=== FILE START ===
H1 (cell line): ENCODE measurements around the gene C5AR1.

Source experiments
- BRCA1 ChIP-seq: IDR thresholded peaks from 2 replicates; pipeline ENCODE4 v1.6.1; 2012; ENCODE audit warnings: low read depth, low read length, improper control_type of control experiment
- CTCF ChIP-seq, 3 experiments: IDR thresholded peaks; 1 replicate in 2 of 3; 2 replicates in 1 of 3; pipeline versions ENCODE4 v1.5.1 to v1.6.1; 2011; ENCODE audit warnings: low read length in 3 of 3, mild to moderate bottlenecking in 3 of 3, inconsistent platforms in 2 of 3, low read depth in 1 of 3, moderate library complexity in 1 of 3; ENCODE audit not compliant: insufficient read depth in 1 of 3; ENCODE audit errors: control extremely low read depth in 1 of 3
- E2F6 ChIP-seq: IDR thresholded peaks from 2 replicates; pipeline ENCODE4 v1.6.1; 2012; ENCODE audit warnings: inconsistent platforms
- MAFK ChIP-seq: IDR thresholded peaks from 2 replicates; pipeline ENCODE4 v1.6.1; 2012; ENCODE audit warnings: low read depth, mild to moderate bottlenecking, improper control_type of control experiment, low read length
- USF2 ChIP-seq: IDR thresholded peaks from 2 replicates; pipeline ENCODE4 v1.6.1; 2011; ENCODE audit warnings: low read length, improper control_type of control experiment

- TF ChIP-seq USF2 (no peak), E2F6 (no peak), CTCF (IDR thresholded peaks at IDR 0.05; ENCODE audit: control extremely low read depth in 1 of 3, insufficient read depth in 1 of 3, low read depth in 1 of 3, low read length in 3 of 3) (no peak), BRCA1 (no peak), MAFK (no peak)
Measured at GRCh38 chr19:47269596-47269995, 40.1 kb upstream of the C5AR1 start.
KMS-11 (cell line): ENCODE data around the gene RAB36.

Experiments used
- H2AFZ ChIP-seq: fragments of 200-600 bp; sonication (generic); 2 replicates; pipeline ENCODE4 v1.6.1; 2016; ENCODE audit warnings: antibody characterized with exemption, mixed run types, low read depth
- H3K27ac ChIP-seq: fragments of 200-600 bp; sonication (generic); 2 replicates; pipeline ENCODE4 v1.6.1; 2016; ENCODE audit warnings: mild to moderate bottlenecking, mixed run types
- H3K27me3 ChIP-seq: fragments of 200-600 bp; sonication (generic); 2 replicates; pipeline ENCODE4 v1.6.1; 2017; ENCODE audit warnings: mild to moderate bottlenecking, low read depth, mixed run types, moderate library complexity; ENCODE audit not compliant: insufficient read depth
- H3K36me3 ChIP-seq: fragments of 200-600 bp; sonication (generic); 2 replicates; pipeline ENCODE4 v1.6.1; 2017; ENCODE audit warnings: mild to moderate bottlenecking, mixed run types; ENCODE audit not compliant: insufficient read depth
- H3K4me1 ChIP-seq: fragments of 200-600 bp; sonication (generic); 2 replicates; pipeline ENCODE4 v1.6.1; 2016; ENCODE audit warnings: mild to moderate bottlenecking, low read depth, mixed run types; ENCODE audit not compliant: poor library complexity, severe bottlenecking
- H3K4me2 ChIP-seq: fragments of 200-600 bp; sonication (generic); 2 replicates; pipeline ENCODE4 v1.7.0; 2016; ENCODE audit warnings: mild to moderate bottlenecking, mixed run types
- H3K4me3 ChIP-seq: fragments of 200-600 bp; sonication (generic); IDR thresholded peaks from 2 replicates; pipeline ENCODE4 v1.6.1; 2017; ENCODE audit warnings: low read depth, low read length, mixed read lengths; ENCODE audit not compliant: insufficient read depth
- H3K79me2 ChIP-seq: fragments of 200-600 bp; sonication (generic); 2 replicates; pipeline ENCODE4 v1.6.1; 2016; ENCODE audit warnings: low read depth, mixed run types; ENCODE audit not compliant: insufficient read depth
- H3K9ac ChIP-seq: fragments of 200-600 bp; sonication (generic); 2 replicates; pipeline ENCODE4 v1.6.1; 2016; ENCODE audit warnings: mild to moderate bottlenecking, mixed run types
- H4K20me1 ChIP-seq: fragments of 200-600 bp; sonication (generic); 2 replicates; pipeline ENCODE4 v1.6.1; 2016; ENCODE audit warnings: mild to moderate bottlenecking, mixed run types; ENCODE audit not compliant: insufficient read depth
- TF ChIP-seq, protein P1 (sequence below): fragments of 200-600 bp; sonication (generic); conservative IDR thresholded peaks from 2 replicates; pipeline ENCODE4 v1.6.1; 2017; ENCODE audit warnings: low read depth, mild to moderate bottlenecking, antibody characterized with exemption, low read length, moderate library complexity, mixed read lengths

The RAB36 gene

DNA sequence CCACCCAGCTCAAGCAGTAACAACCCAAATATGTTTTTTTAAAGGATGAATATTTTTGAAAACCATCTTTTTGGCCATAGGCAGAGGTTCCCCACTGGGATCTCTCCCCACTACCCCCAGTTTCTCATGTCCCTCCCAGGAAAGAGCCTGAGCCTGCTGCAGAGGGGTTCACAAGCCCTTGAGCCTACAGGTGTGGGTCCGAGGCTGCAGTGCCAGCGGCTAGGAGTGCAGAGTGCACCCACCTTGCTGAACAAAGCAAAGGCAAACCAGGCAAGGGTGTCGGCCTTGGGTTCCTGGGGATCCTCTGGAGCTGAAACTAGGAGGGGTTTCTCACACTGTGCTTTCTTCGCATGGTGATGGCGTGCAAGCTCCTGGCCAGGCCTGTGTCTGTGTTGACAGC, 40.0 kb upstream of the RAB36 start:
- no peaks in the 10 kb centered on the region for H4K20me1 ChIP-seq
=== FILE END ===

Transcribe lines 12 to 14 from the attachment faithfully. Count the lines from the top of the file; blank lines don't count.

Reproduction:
- H2AFZ ChIP-seq: fragments of 200-600 bp; sonication (generic); 2 replicates; pipeline ENCODE4 v1.6.1; 2016; ENCODE audit warnings: antibody characterized with exemption, mixed run types, low read depth
- H3K27ac ChIP-seq: fragments of 200-600 bp; sonication (generic); 2 replicates; pipeline ENCODE4 v1.6.1; 2016; ENCODE audit warnings: mild to moderate bottlenecking, mixed run types
- H3K27me3 ChIP-seq: fragments of 200-600 bp; sonication (generic); 2 replicates; pipeline ENCODE4 v1.6.1; 2017; ENCODE audit warnings: mild to moderate bottlenecking, low read depth, mixed run types, moderate library complexity; ENCODE audit not compliant: insufficient read depth